En EspaŅol

Q. Who is Mr. Smarty Plants?

A: There are those who suspect Wildflower Center volunteers are the culpable and capable culprits. Yet, others think staff members play some, albeit small, role. You can torture us with your plant questions, but we will never reveal the Green Guru's secret identity.

Help us grow by giving to the Plant Database Fund or by becoming a member

Did you know you can access the Native Plant Information Network with your web-enabled smartphone?

Share

Ask Mr. Smarty Plants

Ask Mr. Smarty Plants is a free service provided by the staff and volunteers at the Lady Bird Johnson Wildflower Center.

Search Smarty Plants
    
 
See a list of all Smarty Plants questions
Can't find the answer in our existing FAQs, submit a question to Mr. Smarty Plants.
Need help with plant identification, visit the plant identification page.
 
rate this answer
Not Yet Rated

Friday - March 07, 2008

From: Austin, TX
Region: Southwest
Topic: Diseases and Disorders, Trees
Title: Mountain laurel (Sophora secundiflora) refuses to bloom
Answered by: Nan Hampton

QUESTION:

We have a Texas Mountain Laurel that gets full sunlight, but does not bloom. It is 4-5 ft tall & 3-4 ft wide & healthy. Is there anything we can do to make it bloom next year?

ANSWER:

It sounds like everything should be ideal for your Sophora secundiflora (Texas mountain-laurel) to bloom. However, Mr. SP has one question? Are you fertilizing it? If you are, don't do it! Here is a quote from a previous question about native plants failing to bloom:

"The problem with flowering shrubs that are not flowering, native or not, is often too little sunshine or too much lawn fertilizer. Obviously, if you have it in full sun in Austin, that is not the problem. Lawn fertilizer, which possibly is being spread a little farther than the lawn, is high in nitrogen for green leaves (or blades) of grass. A plant you wish to flower but give too much nitrogen will get lazy and fail to bloom. A plant has just one goal in life and that is to reproduce itself. To make seed, it must make flowers, but if it doesn't feel just a little bit insecure about its future, it won't expend the considerable energy to create the flowers."

In general, native plants do not need to be fertilized—one of the many advantages for planting native.


Sophora secundiflora

 

 

More Diseases and Disorders Questions

Brown flakes on prickly pear in Los Angeles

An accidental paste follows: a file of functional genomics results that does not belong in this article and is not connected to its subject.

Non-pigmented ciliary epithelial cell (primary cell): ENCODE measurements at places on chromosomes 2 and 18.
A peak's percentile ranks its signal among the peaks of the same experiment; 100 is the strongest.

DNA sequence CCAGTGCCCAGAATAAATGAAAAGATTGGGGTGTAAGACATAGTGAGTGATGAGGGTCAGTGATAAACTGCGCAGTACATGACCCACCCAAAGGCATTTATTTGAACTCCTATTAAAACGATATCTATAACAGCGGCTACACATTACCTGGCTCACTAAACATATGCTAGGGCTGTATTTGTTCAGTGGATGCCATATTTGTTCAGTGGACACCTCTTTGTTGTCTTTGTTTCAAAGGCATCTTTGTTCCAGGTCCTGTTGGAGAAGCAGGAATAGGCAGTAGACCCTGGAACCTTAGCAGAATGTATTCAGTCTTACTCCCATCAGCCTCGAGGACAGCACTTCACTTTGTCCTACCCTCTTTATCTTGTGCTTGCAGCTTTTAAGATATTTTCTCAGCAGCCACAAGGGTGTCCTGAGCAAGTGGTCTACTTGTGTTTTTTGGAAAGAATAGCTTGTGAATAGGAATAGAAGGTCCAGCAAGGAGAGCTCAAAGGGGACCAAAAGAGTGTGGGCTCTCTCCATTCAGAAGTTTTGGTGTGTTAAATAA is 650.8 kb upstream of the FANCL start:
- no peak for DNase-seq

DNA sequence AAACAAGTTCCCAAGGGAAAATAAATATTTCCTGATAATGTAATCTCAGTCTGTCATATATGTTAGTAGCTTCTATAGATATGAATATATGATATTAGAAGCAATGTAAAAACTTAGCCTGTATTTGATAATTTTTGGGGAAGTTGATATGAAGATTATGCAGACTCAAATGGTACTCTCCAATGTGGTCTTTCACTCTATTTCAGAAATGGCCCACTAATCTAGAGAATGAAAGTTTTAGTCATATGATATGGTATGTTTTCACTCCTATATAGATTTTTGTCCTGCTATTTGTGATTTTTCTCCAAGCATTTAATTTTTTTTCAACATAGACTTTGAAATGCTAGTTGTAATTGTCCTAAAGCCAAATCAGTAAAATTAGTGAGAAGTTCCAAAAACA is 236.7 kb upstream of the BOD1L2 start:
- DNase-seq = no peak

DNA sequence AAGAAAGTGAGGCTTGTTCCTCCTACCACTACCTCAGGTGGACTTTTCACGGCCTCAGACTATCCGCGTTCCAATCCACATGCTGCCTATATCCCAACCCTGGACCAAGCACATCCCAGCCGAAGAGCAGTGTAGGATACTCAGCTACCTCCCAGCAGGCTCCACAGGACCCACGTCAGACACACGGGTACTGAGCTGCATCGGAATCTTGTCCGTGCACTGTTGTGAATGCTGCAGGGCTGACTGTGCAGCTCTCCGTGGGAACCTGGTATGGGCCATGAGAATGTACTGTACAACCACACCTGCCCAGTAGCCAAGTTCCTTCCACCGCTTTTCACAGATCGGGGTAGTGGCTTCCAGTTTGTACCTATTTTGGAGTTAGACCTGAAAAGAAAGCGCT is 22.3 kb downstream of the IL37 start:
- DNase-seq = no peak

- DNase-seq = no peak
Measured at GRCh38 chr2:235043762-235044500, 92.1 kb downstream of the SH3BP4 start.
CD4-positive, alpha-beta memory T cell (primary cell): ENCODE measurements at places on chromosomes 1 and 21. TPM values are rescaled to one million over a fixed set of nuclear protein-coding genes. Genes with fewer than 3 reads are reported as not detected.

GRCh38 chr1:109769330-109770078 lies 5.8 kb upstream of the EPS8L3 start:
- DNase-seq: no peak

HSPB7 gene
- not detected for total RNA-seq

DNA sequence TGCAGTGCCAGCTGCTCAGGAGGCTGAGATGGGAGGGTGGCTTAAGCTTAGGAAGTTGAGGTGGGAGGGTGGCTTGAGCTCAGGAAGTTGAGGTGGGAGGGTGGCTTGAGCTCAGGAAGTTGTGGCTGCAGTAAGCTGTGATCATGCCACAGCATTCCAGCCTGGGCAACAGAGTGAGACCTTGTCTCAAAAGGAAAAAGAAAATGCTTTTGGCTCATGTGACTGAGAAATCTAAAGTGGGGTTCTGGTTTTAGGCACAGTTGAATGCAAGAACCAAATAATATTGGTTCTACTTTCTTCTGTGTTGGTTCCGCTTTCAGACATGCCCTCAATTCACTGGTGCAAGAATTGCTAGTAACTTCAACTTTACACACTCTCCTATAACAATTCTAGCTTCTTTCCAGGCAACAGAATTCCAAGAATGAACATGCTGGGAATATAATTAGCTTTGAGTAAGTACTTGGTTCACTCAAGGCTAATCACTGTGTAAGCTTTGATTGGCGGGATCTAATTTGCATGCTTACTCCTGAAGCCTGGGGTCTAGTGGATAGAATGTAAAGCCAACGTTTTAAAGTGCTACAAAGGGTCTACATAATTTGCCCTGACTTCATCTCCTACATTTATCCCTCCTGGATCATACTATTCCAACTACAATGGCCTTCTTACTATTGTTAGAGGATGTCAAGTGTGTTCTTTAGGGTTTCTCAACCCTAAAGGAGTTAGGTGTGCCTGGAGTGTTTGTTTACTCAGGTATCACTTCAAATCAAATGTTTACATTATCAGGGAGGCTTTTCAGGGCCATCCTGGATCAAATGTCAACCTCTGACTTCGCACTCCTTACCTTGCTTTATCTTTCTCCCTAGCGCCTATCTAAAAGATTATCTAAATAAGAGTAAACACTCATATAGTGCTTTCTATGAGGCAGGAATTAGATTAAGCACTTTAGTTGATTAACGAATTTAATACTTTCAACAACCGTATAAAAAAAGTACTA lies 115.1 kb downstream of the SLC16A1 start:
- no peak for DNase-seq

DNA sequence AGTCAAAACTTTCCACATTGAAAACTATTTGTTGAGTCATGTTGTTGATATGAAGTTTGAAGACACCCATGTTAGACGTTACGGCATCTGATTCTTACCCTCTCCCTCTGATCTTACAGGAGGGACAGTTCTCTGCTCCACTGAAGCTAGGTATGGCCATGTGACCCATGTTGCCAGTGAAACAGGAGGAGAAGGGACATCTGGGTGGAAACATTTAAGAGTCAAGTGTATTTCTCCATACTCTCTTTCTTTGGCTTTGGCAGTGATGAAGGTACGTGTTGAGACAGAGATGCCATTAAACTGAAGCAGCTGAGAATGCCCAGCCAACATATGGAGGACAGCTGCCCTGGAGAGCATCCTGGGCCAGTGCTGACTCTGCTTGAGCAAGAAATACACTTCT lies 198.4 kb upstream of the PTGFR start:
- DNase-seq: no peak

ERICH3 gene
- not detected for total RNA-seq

June 03, 2008 - I live in Los Angeles CA. I have desert type plants in my landscape. I have prickly pear cactus that have developed some light brown, almost golden flakes on the skin of the pads. I believe it is call...
view the full question and answer

Wilting American Smoke Tree in Texas
April 21, 2013 - I planted a young American smoke tree last fall (mid-November) and it put out a good show of tentative new leaves this spring. Then to keep the tree form I clipped some little shrubby start ups at the...
view the full question and answer

Ostrya virginiana Compatible with Juglone
May 17, 2015 - Is Ostrya virginiana sensitive to juglone?
view the full question and answer

Yellowing leaves on Carolina jessamine from Las Vegas NV
March 21, 2014 - Carolina jessamine, has yellow leaves. 3 years old, grows on south wall, full sun. Same plant, in partial shade, has green leaves. Should I feed yellowish plant some nitrogen? If yes how much?
view the full question and answer

Red-backed bugs on mountain laurel (Sophoro secundiflora)
May 12, 2010 - I found red-backed bugs (in fact two end-to-end like the east Texas love bugs) on my mountain laurel which has been losing leaves. Are these bugs the culprit?
view the full question and answer

Smarty Plants's Facebook profile Support the Wildflower Center by Donating Online or Becoming a Member today.

Mr. Smarty Plants wants you to be his Facebook friend. Click the Facebook icon to add yourself to Mr. Smarty Plants list of friends.
E-NEWSLETTER | BECOME A MEMBER | DONATE NOW | MEDIA | SITEMAP | STAFF
© 2015 Lady Bird Johnson Wildflower Center